We’ve just completed our fourth Security Convergence track in conjunction with SecureWorld Expo, and we’re setting up shop at the Meydenbauer Center in Seattle for number five on October 19–20 (see the complete program agenda at www.secureworldexpo.com). As I talk with security practitioners from around the country at these events, what intrigues me most about the convergence emergence is the buy-in from the bottom and lack therein from the top. We are finally seeing physical and IT security brothers joining hands to demand cooperation and integrated solutions, but they’re running into push back in the boardroom.
Unlike many of his contemporaries, Chris Hogan, senior manager of special security operations at DaimlerChrysler in Detroit, has managed to reach his C-Level ceiling and punch through. “For many companies, convergence has been a two-dimensional look at a three-dimensional problem,” he said on a convergence panel in Dearborn, MI. “Convergence is not a matter of if anymore, but a matter of when. It is a win-win for all concerned ... Our company understands this and has embraced the process.”
Unfortunately, during an invitation-only peer roundtable in Detroit, other security professionals painted an altogether different picture. Because of the closed-door policy of the roundtable, I cannot use the participants’ names or the names of their companies. But their frustrations seemed universal.
“We have locations in more than 40 countries, so convergence of security function is a huge issue for us. With hundreds of sites around the world, one of our most crucial projects is badging for our employees, vendors and visitors. We need a high-end solution that can tie into the network and be accessible to all remote locations,” said one director of global IT operations for a Fortune 100 company. “We’ve started the convergence process twice. But then we are blindsided by budget constraints, lack of resources or just plain lack of interest.”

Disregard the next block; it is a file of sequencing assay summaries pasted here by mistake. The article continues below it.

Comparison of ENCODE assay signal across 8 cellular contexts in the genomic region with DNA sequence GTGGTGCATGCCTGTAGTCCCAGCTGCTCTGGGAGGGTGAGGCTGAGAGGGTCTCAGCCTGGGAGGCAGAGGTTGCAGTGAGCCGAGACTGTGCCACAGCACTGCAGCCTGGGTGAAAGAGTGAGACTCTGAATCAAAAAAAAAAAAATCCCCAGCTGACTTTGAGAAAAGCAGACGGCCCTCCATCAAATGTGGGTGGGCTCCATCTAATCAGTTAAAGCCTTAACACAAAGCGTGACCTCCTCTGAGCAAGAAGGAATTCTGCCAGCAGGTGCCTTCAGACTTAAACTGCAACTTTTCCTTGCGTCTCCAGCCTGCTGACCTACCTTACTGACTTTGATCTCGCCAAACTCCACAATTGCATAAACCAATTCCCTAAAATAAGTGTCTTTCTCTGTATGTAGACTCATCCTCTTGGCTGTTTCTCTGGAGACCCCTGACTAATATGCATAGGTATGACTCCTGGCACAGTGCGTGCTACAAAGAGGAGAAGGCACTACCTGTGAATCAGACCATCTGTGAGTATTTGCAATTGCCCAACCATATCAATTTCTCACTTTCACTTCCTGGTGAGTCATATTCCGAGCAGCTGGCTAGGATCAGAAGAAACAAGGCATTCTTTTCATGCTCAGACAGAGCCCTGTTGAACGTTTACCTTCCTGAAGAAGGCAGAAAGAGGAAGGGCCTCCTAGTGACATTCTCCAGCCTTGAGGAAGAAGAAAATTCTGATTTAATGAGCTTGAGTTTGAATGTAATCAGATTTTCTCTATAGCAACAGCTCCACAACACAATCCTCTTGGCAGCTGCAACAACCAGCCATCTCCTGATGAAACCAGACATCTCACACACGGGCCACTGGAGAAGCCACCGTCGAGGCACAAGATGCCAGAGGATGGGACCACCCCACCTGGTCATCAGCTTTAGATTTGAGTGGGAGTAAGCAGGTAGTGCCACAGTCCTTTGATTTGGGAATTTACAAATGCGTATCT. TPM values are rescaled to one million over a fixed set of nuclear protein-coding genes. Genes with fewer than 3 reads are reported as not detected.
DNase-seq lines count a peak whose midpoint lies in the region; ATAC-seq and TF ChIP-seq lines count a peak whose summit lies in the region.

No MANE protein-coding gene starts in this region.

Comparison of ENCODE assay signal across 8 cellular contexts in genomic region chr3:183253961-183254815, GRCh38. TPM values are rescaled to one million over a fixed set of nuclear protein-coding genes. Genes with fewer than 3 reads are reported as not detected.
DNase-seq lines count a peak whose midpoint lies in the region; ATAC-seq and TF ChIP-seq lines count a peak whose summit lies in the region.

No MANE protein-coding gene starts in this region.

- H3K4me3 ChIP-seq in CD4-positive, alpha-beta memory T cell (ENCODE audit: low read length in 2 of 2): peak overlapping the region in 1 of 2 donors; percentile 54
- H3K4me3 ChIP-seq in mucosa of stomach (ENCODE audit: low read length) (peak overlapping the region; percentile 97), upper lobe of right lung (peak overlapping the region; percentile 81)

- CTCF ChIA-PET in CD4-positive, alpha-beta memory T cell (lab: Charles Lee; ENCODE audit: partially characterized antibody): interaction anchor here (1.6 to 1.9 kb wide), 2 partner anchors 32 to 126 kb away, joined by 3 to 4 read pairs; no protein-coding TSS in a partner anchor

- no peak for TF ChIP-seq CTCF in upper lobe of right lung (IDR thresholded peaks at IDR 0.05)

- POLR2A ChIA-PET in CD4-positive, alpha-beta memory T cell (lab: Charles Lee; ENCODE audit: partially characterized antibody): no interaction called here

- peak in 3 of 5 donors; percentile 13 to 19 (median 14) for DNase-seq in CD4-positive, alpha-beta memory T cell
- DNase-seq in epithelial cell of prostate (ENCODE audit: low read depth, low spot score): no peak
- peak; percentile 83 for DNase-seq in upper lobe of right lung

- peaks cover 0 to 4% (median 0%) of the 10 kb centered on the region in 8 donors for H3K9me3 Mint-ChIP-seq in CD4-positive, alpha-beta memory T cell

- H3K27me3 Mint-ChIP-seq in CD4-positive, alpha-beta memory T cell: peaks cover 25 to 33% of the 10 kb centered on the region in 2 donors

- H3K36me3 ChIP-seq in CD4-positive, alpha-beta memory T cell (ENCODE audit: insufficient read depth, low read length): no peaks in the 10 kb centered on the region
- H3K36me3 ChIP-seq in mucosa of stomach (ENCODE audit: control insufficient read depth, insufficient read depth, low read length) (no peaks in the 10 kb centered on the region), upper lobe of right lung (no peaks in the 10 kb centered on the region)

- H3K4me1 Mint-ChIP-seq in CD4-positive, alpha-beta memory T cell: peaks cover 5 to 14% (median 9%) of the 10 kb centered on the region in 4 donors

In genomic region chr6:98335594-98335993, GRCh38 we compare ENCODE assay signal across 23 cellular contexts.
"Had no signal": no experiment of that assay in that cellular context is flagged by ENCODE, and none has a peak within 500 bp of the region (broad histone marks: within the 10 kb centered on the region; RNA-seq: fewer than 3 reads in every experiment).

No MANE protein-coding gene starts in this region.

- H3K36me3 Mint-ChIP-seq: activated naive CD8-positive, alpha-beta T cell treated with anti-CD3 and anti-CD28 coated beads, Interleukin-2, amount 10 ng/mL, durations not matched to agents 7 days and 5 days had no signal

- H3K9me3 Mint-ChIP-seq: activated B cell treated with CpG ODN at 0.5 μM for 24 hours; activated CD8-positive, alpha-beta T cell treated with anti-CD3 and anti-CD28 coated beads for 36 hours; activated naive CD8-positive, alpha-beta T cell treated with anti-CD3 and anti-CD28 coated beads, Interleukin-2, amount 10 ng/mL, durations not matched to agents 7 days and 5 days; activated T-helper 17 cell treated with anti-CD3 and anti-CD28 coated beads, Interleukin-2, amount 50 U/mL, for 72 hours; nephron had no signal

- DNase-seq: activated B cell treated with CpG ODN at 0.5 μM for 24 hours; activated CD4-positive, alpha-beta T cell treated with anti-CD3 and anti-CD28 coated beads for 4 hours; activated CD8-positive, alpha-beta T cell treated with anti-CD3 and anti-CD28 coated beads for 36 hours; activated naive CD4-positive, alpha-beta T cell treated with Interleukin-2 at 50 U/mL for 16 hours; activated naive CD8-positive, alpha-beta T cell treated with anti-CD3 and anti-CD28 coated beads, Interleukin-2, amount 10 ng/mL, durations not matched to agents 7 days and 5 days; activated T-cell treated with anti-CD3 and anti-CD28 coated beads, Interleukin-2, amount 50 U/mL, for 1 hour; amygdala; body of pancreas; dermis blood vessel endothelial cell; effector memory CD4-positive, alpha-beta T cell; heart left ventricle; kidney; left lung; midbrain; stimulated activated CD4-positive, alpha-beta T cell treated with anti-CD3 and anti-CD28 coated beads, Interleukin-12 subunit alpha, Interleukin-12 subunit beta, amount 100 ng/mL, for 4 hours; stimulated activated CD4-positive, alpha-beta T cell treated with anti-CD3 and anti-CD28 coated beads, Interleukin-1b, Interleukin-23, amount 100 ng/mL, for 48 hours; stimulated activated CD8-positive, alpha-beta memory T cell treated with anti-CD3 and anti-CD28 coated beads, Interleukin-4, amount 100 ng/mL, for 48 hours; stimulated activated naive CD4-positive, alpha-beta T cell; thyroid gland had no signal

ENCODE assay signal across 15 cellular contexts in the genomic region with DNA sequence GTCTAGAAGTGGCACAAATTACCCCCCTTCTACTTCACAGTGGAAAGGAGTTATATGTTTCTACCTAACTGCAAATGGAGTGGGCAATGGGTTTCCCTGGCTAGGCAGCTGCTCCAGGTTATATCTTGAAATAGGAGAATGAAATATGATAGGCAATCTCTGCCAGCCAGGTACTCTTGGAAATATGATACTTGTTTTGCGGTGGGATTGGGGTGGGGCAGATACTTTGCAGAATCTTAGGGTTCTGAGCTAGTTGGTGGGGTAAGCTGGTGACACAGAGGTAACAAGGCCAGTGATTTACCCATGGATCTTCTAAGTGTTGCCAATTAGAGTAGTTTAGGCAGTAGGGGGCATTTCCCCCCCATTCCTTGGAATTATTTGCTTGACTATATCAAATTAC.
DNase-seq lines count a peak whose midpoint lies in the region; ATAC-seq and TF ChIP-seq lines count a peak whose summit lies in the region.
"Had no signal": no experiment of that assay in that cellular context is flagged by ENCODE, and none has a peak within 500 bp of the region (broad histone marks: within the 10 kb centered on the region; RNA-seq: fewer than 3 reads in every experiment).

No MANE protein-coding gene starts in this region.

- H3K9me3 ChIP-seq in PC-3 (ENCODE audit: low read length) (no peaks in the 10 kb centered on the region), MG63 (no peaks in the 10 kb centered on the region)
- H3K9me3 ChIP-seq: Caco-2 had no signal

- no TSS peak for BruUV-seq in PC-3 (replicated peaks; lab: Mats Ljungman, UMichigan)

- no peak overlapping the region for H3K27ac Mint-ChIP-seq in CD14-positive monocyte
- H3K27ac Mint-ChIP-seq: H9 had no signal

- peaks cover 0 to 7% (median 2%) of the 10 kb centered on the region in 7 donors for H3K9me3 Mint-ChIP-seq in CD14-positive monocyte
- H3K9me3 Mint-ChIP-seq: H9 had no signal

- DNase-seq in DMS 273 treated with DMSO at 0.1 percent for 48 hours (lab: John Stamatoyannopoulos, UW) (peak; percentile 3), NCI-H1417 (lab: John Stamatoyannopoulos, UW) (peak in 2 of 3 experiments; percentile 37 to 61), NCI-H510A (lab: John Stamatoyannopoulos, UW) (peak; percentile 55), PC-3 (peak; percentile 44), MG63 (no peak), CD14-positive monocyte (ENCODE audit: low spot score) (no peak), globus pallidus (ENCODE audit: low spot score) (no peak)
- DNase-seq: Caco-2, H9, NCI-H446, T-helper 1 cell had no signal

This global IT director has been relentless in keeping the convergence process alive at his company. His IT group has already initiated a new database and information directory assignment in conjunction with the corporate security directory, but he is seeing the wall rising once more. “The IT and physical security groups agree that converging functionality and networks is so important we are all willing to go out on a limb to get it done. But you can only go out so far before it breaks.”
Events like those presented by ST&D will certainly further these discussions. I encourage all of you on the convergence train to join me and our vendor sponsors, Bosch Security Systems, HID and Ipix Corporation, in Seattle on October 19–20 and in Dallas on December 14–15 for wall-to-wall security convergence solutions. If you are interested in attending, e-mail me at firstname.lastname@example.org. You will receive a special rate as an ST&D reader! See you at the crossroads!
If you have any questions or comments for Steve Lasky regarding this issue or any other, please e-mail him at email@example.com.